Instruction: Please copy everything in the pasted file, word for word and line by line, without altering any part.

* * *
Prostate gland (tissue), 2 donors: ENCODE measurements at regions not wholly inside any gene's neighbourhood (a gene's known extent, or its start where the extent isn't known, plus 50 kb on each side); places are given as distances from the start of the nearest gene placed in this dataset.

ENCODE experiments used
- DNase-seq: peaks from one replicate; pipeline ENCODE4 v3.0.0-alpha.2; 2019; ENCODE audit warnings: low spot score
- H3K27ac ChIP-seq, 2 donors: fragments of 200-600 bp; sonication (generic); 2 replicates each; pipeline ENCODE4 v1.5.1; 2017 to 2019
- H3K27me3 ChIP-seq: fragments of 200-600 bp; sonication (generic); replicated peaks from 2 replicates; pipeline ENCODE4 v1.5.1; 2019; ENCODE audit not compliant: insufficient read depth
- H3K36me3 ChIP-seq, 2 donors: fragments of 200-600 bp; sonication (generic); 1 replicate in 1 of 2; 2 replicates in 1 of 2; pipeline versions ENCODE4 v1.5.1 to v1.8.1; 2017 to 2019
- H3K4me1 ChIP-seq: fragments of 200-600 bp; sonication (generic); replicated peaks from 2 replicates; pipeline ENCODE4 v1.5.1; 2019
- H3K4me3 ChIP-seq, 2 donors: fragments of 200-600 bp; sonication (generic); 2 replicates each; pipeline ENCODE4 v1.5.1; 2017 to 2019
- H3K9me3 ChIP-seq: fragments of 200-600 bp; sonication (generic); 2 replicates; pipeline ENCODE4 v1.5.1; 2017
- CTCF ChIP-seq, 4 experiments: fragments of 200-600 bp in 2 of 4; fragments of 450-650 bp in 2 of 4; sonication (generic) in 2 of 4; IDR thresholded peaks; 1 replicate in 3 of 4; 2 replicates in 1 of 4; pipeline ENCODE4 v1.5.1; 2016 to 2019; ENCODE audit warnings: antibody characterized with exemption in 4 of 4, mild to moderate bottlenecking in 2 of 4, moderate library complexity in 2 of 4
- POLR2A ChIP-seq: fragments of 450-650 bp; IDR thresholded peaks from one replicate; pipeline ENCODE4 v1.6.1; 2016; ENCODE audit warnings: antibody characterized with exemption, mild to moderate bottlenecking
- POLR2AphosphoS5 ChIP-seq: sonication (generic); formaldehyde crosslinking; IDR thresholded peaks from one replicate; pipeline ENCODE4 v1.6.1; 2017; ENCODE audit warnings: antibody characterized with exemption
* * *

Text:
Prostate gland (tissue), 2 donors: ENCODE measurements at regions not wholly inside any gene's neighbourhood (a gene's known extent, or its start where the extent isn't known, plus 50 kb on each side); places are given as distances from the start of the nearest gene placed in this dataset.

ENCODE experiments used
- DNase-seq: peaks from one replicate; pipeline ENCODE4 v3.0.0-alpha.2; 2019; ENCODE audit warnings: low spot score
- H3K27ac ChIP-seq, 2 donors: fragments of 200-600 bp; sonication (generic); 2 replicates each; pipeline ENCODE4 v1.5.1; 2017 to 2019
- H3K27me3 ChIP-seq: fragments of 200-600 bp; sonication (generic); replicated peaks from 2 replicates; pipeline ENCODE4 v1.5.1; 2019; ENCODE audit not compliant: insufficient read depth
- H3K36me3 ChIP-seq, 2 donors: fragments of 200-600 bp; sonication (generic); 1 replicate in 1 of 2; 2 replicates in 1 of 2; pipeline versions ENCODE4 v1.5.1 to v1.8.1; 2017 to 2019
- H3K4me1 ChIP-seq: fragments of 200-600 bp; sonication (generic); replicated peaks from 2 replicates; pipeline ENCODE4 v1.5.1; 2019
- H3K4me3 ChIP-seq, 2 donors: fragments of 200-600 bp; sonication (generic); 2 replicates each; pipeline ENCODE4 v1.5.1; 2017 to 2019
- H3K9me3 ChIP-seq: fragments of 200-600 bp; sonication (generic); 2 replicates; pipeline ENCODE4 v1.5.1; 2017
- CTCF ChIP-seq, 4 experiments: fragments of 200-600 bp in 2 of 4; fragments of 450-650 bp in 2 of 4; sonication (generic) in 2 of 4; IDR thresholded peaks; 1 replicate in 3 of 4; 2 replicates in 1 of 4; pipeline ENCODE4 v1.5.1; 2016 to 2019; ENCODE audit warnings: antibody characterized with exemption in 4 of 4, mild to moderate bottlenecking in 2 of 4, moderate library complexity in 2 of 4
- POLR2A ChIP-seq: fragments of 450-650 bp; IDR thresholded peaks from one replicate; pipeline ENCODE4 v1.6.1; 2016; ENCODE audit warnings: antibody characterized with exemption, mild to moderate bottlenecking
- POLR2AphosphoS5 ChIP-seq: sonication (generic); formaldehyde crosslinking; IDR thresholded peaks from one replicate; pipeline ENCODE4 v1.6.1; 2017; ENCODE audit warnings: antibody characterized with exemption